MTC poised to purchase San Francisco building, but Senator DeSaulnier not backing down

10 Oct

Two weeks ago the Metropolitan Transportation Commission (MTC) voted to move their headquarters to San Francisco, despite an ongoing state audit initiated by Senate Transportation Committee Chair Mark DeSaulnier. At the time, one bit of hope was that MTC might be outbid by another entity because staff claimed that there was now competition for the building and that if the MTC didn’t move quickly, they might lose out on the opportunity to buy it.

Who knows if others were bidding on it, but it now seems as if MTC is close to making the purchase. This Wednesday they will meet in closed session to negotiate the purchase, and then in open session to discuss the deal and financing.

In my last blog post on this issue, I mentioned that Senator Mark DeSaulnier is not so pleased that MTC is moving forward with the building purchase and questionable use of toll funds. He said at the time that he would hold hearings and introduce a bill to drastically overhaul MTC. Since writing that, I saw another article where he explained in a bit more detail what he plans to do:

DeSaulnier has started another round of regional governance reform hearings that could revive contentious talk of merging agencies including the commission, Association of Bay Area Governments and the Bay Area Air Quality Management District.

“As someone who has served on three regional Bay Area agencies over a span of 10 years, I can tell you that regional governance is going to change dramatically,” DeSaulnier said.

“And I don’t believe that, in the end, that building in San Francisco will be the regional agencies’ headquarters.”

DeSaulnier’s comments are very exciting to me. The MTC’s conversation and ultimate decisions on the Oakland Airport Connector funding a couple of years ago made it clear to me that the MTC has an immense amount of power and a lack of oversight in two directions – few people are paying attention to what they do and the MTC provides little oversight to agencies like BART, instead presuming that all the information BART presents to them is accurate. So it’s great that DeSaulnier is fired up about this – I look forward to seeing what he proposes.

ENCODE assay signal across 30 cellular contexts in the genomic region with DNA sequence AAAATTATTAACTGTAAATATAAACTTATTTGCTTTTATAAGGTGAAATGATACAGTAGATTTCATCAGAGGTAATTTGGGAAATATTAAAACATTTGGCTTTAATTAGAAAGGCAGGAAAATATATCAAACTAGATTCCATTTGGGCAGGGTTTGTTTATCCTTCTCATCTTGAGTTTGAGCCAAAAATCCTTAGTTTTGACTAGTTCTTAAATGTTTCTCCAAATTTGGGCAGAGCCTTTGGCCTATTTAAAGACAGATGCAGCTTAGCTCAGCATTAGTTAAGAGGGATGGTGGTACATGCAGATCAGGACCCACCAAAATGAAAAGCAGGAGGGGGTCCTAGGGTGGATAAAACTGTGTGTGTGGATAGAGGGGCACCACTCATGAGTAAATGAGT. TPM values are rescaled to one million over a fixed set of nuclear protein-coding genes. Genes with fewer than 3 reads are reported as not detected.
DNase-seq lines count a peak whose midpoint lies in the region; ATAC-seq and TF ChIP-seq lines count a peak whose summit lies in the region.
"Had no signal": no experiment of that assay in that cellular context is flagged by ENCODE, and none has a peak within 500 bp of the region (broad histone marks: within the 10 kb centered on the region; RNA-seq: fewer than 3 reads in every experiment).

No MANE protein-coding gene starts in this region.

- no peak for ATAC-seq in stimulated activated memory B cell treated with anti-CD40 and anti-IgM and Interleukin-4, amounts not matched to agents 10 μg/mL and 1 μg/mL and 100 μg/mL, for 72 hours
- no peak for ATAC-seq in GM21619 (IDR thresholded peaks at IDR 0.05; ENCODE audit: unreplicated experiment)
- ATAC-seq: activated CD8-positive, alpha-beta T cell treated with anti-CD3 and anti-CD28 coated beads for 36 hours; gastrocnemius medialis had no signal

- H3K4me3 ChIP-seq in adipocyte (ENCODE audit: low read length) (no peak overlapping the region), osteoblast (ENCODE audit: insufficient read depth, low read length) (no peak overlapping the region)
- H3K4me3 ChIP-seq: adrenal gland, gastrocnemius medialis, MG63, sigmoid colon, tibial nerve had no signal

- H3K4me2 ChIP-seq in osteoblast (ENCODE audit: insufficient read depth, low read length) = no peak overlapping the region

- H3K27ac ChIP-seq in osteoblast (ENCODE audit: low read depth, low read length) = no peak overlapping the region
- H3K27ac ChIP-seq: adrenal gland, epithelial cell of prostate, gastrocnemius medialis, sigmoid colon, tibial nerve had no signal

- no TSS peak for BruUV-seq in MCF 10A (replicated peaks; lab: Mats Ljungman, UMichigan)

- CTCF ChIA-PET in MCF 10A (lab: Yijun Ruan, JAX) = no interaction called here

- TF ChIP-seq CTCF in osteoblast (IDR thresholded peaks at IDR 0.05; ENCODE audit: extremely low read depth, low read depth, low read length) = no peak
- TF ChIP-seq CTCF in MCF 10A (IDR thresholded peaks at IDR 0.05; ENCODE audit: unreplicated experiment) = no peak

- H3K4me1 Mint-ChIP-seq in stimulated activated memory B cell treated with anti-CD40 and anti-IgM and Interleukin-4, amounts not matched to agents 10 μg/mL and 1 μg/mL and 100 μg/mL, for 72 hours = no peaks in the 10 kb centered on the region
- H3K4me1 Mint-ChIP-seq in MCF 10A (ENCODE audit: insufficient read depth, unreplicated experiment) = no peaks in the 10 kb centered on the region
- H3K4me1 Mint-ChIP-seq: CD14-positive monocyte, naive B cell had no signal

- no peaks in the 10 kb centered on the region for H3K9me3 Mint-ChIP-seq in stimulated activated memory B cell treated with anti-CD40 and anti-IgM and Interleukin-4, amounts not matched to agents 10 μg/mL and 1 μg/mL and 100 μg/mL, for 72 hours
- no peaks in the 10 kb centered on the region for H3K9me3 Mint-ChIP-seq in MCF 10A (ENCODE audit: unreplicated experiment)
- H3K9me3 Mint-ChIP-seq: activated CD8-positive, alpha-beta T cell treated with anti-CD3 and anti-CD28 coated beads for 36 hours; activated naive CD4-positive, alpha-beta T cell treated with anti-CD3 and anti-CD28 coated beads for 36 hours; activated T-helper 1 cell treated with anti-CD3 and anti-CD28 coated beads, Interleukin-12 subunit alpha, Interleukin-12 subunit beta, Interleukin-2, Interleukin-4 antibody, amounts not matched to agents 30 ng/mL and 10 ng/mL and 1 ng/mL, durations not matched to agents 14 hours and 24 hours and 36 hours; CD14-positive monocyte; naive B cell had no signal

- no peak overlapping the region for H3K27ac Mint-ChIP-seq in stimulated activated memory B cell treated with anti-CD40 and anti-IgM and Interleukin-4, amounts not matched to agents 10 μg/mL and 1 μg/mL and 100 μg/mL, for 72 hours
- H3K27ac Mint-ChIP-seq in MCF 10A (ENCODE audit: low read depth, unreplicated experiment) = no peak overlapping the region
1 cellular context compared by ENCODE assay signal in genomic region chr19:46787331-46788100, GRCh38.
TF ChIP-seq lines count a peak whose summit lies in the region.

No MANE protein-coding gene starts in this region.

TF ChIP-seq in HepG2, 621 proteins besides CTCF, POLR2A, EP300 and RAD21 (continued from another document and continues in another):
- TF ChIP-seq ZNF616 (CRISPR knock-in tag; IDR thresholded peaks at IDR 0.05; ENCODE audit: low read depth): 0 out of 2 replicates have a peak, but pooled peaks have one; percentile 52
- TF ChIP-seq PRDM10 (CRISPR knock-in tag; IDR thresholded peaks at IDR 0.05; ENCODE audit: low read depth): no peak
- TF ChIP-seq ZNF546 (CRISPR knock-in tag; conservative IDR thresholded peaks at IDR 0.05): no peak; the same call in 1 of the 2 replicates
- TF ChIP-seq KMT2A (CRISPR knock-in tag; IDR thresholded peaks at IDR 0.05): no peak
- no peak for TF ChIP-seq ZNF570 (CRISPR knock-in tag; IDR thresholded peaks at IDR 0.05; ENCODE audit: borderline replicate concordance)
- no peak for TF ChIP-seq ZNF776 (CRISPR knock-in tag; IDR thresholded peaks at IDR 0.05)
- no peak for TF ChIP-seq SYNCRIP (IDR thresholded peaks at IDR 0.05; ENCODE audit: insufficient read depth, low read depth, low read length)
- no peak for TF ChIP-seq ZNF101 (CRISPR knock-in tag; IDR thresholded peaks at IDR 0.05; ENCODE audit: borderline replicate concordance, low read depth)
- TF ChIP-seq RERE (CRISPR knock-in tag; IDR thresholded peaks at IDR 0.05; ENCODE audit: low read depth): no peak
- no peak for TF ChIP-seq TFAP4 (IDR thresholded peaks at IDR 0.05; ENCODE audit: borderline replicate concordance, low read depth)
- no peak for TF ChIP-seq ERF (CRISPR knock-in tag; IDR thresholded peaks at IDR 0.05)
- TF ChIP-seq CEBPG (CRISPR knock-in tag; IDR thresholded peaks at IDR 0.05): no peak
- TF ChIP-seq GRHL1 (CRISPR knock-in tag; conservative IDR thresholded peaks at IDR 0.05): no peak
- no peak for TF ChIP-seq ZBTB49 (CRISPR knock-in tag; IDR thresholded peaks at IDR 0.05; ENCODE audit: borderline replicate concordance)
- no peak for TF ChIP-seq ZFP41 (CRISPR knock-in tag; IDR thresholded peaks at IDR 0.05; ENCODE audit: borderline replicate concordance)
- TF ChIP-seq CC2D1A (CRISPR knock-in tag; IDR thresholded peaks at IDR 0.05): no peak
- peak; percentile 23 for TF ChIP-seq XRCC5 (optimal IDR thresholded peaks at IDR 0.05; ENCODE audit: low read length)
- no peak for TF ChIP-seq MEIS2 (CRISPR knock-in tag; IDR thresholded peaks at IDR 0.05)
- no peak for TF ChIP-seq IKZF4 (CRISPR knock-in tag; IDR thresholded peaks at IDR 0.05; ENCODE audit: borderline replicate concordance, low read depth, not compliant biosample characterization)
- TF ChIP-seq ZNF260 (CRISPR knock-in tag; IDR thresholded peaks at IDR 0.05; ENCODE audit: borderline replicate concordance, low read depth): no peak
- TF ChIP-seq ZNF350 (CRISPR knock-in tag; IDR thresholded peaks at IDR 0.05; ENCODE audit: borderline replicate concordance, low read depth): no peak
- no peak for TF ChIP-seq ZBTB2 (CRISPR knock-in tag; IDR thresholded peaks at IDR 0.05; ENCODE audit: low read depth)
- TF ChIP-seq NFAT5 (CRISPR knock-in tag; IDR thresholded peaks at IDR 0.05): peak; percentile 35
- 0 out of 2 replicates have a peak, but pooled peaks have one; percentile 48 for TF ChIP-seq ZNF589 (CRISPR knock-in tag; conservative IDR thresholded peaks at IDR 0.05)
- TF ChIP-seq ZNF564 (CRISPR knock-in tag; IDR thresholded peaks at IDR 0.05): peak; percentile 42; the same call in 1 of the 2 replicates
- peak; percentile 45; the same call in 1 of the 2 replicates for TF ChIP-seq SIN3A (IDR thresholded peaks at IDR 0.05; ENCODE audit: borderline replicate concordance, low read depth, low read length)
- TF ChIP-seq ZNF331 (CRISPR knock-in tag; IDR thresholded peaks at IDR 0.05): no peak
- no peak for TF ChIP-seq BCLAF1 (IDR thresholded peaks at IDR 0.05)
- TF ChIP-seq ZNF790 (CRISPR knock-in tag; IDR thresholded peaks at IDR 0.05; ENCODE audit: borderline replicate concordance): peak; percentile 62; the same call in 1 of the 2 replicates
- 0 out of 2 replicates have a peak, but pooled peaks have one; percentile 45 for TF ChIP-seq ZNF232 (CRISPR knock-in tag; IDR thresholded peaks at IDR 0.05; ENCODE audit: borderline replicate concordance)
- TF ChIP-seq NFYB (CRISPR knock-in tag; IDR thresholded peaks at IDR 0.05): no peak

I’m sure that DeSaulnier’s comments have not made the MTC too happy, but with his powerful position, you might think that the commissioners would at least be respectful towards him and to others who oppose the San Francisco building purchase. Well, you’d be wrong. MTC Chair Adrienne Tissier wrote an opinion piece in the Contra Costa Times that was titled, “MTC is moving, deal with it.” Though I’m sure the editors chose that title and not her, what she wrote expresses the same sentiment:

[W]hen — not if — MTC leaves its current location, the move itself and preparation of the new location will incur costs. Whether such moneys — drawn from Bay Area Toll Authority reserves — are being expended in Oakland, San Francisco or Clayton is the real question.

The war of words over MTC’s move is not about whether to spend money, but rather where the money will be spent.

MTC did what the public and the news media demanded: It stepped back and reviewed itself in an open and honest manner…

MTC is moving, period.